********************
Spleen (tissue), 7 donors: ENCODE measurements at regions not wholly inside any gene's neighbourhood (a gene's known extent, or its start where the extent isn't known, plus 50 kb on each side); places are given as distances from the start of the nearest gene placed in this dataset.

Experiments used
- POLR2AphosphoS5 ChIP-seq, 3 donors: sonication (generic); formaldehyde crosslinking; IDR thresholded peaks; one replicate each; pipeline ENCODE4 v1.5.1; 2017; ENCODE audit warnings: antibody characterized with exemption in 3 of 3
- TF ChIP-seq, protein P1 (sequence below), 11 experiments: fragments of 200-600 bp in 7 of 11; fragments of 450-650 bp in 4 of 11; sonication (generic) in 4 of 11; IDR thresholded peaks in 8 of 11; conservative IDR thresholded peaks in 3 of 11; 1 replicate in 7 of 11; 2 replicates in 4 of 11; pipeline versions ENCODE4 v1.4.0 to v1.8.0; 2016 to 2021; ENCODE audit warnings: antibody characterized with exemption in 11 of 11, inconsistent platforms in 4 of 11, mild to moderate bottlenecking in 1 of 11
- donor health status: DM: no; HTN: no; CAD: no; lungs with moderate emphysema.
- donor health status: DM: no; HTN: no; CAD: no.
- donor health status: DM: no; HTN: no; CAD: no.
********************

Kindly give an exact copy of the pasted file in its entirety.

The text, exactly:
Spleen (tissue), 7 donors: ENCODE measurements at regions not wholly inside any gene's neighbourhood (a gene's known extent, or its start where the extent isn't known, plus 50 kb on each side); places are given as distances from the start of the nearest gene placed in this dataset.

Experiments used
- POLR2AphosphoS5 ChIP-seq, 3 donors: sonication (generic); formaldehyde crosslinking; IDR thresholded peaks; one replicate each; pipeline ENCODE4 v1.5.1; 2017; ENCODE audit warnings: antibody characterized with exemption in 3 of 3
- TF ChIP-seq, protein P1 (sequence below), 11 experiments: fragments of 200-600 bp in 7 of 11; fragments of 450-650 bp in 4 of 11; sonication (generic) in 4 of 11; IDR thresholded peaks in 8 of 11; conservative IDR thresholded peaks in 3 of 11; 1 replicate in 7 of 11; 2 replicates in 4 of 11; pipeline versions ENCODE4 v1.4.0 to v1.8.0; 2016 to 2021; ENCODE audit warnings: antibody characterized with exemption in 11 of 11, inconsistent platforms in 4 of 11, mild to moderate bottlenecking in 1 of 11
- donor health status: DM: no; HTN: no; CAD: no; lungs with moderate emphysema.
- donor health status: DM: no; HTN: no; CAD: no.
- donor health status: DM: no; HTN: no; CAD: no.